By now we were starting to get short on time and it would be time to head back to the ship. Howard took us to a beach by the airport, but they wanted $5 per person as an entry fee. We had already paid a tip to Howard’s friend at Sam Sharpe Square, and about $20 at Richmond Hill for entry. Why did nearly each stop cost money? We were not about to pay $25 for the five of us to go to a beach when there were public beaches we could have visited. Additionally, looking out on the water, it was really choppy and we could see a strong current. We passed on the beach, and Howard begrudgingly took us away from there.

Instead, we decided to seek out some jerk chicken. We couldn’t visit Jamaica and leave without it! We checked one restaurant down the street from the beach club, but they didn’t have any. Alicia had heard about a restaurant called Scotchies that was well-known for its chicken. Luckily, it was near by, so we asked Howard to take us there.

When we arrived, we could see the kitchen was open for all to see. Logs of pimento wood rested over a fire. The chicken was cooked on top of the logs, and sheets of corrugated metal were placed over the chicken to trap the heat. It looked questionable, but someone with a lot more culinary sense than me came up with this stuff, so I didn’t question it.

We ordered a pound of chicken, a half pound of chicken sausage, and drinks. All of the food was very good. The jerk chicken was full of flavor, with just enough of a kick. The sausage was very spicy, but not spicy simply for the sake of being spicy. The boys enjoyed some chicken and (non-alcoholic) strawberry daiquiris. We all left happy, and surprised that food for five and drinks was only about $40.

When we left Scotchies, we noticed we had about an hour before we had to be back on board the ship, so we started our way back. We figured an hour should be plenty of time.

Plenty of time …

Not long after leaving Scotchies we rand into heavy traffic. Apparently everyone on Montego Bay decided they were going to head the same direction as us at the same time. OK Howard, time to work some magic and earn your pay!

Howard turned off the main road for a possible shortcut, but that too was met with a long line of traffic. Didn’t I say to work some magic?! Howard made a cringe-worthy move, driving into the empty oncoming lane and making his way toward the front of our long line of cars, forcing his way back in line only when met with oncoming traffic. It still wasn’t enough, and Alicia was starting to worry as the deadline got closer and closer. Soon, we only had 30 minutes to get back, with no end in sight to the gridlock.

On the bright side, we did get to see a beautiful sunset and a dancing pot leaf.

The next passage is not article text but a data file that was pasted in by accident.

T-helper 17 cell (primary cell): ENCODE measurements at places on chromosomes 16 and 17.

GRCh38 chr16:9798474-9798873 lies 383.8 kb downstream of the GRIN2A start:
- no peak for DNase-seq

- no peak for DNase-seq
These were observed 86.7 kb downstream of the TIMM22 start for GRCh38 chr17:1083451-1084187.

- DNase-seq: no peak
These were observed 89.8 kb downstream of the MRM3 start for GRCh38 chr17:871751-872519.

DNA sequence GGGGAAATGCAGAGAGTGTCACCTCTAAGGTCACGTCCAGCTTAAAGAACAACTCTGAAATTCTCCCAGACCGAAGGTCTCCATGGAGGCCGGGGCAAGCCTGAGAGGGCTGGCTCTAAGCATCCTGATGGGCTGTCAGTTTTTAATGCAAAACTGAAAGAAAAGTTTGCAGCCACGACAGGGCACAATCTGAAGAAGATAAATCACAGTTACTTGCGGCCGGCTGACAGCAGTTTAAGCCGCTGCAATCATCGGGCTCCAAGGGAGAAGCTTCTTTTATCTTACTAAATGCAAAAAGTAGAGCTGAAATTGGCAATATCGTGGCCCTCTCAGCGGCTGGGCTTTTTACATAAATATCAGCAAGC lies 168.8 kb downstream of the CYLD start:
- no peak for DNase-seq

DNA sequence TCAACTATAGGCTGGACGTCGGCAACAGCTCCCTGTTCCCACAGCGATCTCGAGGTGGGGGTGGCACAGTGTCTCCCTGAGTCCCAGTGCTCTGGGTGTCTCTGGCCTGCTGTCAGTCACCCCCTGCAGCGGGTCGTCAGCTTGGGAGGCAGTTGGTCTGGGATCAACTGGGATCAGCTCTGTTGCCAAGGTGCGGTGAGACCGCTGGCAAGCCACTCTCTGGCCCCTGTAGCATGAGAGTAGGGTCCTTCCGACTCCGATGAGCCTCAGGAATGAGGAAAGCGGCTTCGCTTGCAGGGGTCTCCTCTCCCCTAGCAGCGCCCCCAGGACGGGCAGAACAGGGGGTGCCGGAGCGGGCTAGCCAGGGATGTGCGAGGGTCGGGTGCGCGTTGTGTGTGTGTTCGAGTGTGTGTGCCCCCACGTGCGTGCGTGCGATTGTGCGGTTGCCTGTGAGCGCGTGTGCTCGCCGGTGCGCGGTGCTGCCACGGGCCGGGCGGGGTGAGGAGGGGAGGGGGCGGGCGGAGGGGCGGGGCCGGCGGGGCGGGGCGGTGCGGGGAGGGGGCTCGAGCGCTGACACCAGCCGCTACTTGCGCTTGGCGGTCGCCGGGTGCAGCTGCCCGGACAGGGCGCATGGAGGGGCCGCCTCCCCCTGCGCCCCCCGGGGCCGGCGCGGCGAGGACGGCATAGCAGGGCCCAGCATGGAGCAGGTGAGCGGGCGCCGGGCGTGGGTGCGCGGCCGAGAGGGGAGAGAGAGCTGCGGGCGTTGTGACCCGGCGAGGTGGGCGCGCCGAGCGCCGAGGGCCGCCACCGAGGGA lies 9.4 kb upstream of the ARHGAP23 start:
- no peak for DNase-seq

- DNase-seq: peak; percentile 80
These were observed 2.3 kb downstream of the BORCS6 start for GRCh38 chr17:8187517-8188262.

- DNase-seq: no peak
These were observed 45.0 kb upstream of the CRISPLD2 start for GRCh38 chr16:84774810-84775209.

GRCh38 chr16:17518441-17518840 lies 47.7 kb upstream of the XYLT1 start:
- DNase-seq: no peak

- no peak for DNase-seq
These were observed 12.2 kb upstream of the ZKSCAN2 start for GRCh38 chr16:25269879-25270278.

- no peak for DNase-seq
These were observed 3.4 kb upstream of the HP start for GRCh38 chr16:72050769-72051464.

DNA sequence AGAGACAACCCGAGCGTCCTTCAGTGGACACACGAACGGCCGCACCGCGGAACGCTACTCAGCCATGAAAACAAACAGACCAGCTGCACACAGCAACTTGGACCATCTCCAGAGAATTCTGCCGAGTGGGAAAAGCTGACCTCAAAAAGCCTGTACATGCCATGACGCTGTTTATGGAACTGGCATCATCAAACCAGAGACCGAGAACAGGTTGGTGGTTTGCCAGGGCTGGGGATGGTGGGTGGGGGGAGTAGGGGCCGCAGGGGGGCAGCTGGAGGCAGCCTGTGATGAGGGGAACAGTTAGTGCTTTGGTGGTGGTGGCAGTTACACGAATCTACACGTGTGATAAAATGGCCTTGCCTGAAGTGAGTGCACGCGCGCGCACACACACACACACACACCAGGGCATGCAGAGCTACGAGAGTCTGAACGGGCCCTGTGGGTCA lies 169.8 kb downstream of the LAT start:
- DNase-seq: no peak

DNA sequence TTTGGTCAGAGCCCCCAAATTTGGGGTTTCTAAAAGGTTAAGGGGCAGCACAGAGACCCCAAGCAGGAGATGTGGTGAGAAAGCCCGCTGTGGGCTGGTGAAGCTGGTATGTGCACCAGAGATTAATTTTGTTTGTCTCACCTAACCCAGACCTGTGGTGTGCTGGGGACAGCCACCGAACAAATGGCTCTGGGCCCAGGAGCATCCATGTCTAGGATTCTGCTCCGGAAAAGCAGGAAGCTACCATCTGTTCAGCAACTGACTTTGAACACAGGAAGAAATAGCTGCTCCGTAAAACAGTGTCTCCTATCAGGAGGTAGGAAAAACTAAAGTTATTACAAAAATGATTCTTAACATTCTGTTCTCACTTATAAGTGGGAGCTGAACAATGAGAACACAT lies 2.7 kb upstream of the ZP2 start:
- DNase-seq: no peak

Howard took more liberties to keep us moving, skipping the line a few more times, and maybe even running some traffic lights. I kept assuring Alicia that we would be OK, and even offered up that if we were stuck in traffic, so too might official excursions from the ship. The ship wasn’t going to leave without them.

I soon recognized where we were, and realized we were only a couple miles from the ship with about 20 minutes to go. Howard made some more daring moves, and I could finally see the traffic breaking. I knew we were going to make it. Howard got us to the terminal and we got onto the shuttle to the ship with about 15 minutes to spare. We were going to make it.

All in all, the tour of Montego Bay was good, if not slightly adventurous thanks to Howard’s navigation of the traffic.

We cleaned up and enjoyed formal night at the dining room, and even took a few family pictures.

The shower was still a challenge, and I often ended up with the shower curtain trying to wrap itself around me when I would turn around, but I figured out a system. It wasn’t a pretty system, but I found that rinsing, then turning the water off and opening the curtain allowed me to move around and soap up without getting trapped.

I will not let the shower defeat me.

New Year’s Cruise – Day 2, At Sea

January 1, 2019

Due to the previous night’s festivities, we slept in, waking to room service at the door. Breakfast wasn’t much, just a Continental breakfast of coffee and pastries, but it was enough to satisfy our hunger and we didn’t expect them to deliver Denny’s Grand Slams to our door. Besides, it it was almost lunch time.

I dropped the kids off at the kid’s club so they could play for a while. They seemed to enjoy the selection of video games, Lego kits, and art activities. Ryan won a Lego-building contest by making an “Illuminati” – a triangle with an eye in it … very creative. Where do they pick these things up? Unfortunately, I didn’t get a picture, but this gives you an idea.

After a cheeseburger and hot dog lunch, we went to the pool so the kids could play. The pool area was very windy, but that tends to happen when the ship is creating its own wind by moving forward at 25 mph. The boys managed to get themselves lost on the way to the pool. I went to look for them, but they found their way before I was able to locate them. The kids’ splash park was closed so the various fountains would not be hosing down the deck. Despite the wind, the boys enjoyed playing in the water as they always do. Every so often, we’d see someone’s towel fly across the deck. The boys decided to turn their towels into capes to fly in the wind. We cut the pool play a little short because of the wind, but grabbed some gelato from the poolside stand before heading back to the room to change.

I took the afternoon to explore the ship, since there was not much else to do during the day if you don’t like the casino. I noticed the décor was classier than that on previous cruises I’ve been on. The furnishings and decorations were fancy without resorting to cheesiness.